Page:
Former BBC war correspondent and ex-independent MP, Martin Bell, will be at the University of Aberdeen for the Act of Remembrance on Sunday.
He will address the congregation at King’s College Chapel, Old Aberdeen, as staff, students, local residents and Army, Navy and Air Force cadets, come together to remember those who have given their lives in conflict.
As one of the most distinguished foreign affairs reporters of his generation, Martin Bell was among those who defined the term "war correspondent".
He joined the BBC in Norwich in 1962 and over the next 30 years reported from 80 countries and covered 11 conflicts. He made his name in Vietnam in the 1960s, and also covered wars in the Middle East, Nigeria, Angola and Rwanda, as well as numerous assignments in Northern Ireland.
His sparse, uncompromising style of journalism won him the Royal Television Society's Reporter of the Year award in 1977, and again in 1993. He was awarded an OBE in 1992.
It was his last assignment for the BBC, however, which had the greatest impact on him, both physically and mentally.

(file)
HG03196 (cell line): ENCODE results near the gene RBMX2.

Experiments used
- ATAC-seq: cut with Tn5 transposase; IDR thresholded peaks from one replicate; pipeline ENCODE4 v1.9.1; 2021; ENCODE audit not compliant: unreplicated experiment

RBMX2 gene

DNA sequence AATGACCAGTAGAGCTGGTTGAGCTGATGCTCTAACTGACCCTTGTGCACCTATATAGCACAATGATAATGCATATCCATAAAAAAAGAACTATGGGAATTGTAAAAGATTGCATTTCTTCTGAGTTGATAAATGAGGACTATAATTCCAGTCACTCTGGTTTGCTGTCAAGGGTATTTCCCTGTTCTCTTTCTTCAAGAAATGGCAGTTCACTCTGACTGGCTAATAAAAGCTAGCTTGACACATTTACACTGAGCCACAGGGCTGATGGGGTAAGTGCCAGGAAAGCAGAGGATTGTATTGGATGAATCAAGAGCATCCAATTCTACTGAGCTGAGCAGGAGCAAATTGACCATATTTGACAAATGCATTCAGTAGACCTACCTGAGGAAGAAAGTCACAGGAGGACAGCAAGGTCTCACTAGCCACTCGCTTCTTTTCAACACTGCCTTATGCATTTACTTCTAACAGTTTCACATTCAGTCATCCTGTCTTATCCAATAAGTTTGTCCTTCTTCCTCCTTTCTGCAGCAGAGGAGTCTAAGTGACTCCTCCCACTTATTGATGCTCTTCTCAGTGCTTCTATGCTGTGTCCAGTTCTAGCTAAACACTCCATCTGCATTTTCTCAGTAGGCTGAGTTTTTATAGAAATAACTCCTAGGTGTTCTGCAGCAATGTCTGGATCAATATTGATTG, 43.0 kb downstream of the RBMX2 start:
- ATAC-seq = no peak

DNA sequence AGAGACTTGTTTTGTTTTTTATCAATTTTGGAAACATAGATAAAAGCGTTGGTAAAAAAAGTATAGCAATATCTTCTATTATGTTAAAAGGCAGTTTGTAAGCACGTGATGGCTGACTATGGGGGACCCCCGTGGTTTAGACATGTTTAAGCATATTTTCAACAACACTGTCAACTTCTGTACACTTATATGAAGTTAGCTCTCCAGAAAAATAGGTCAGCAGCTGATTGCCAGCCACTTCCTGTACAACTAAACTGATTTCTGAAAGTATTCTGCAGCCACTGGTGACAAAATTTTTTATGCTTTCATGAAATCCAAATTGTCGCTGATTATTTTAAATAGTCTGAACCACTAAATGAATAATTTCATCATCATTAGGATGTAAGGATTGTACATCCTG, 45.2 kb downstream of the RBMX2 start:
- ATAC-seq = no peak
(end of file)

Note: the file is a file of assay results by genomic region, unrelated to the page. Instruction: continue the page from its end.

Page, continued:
He was badly wounded by shrapnel as he delivered a bulletin from Sarajevo, his "lucky" white suit letting him down for once as he fell to the ground in agony.
He left the BBC in April 1997 to stand as an independent against the sitting MP for Tatton, the Tory Neil Hamilton. He won with an 11,000-vote majority, to become the first elected independent MP since 1951.
He was appointed Unicef ambassador for humanitarian emergencies in 2001. His assignments for Unicef have included Burundi, Kosovo, Tajikistan, Iraq, Malawi, Bosnia, Sudan and Sri Lanka.
He has written five books: In Harm's Way (1995), An Accidental MP (2000) Through Gates of Fire (2003), The Truth That Sticks: New Labour's Breach of Trust (2007), and A Very British Revolution: The Expenses Scandal and How to Save Our Democracy (2009).
Reverend Dr Easter Smart, Chaplain to the University of Aberdeen, said: “Martin Bell is a person who seeks ethical answers to the big questions.
“He is an authentic voice and in his many years as a BBC war correspondent has seen the devastating effects of conflict first hand.
“It is poignant that he is able to join with us in the Act of Remembrance here at the University of Aberdeen.
“He will share his reflections as we gather to remember those who have lost their lives in conflict.”
Following the Act of Remembrance, Martin Bell will observe the inspection of the Officer’s Training Corps.
On Monday morning he will return to the University where he will be introduced to politics students for a question and answer session.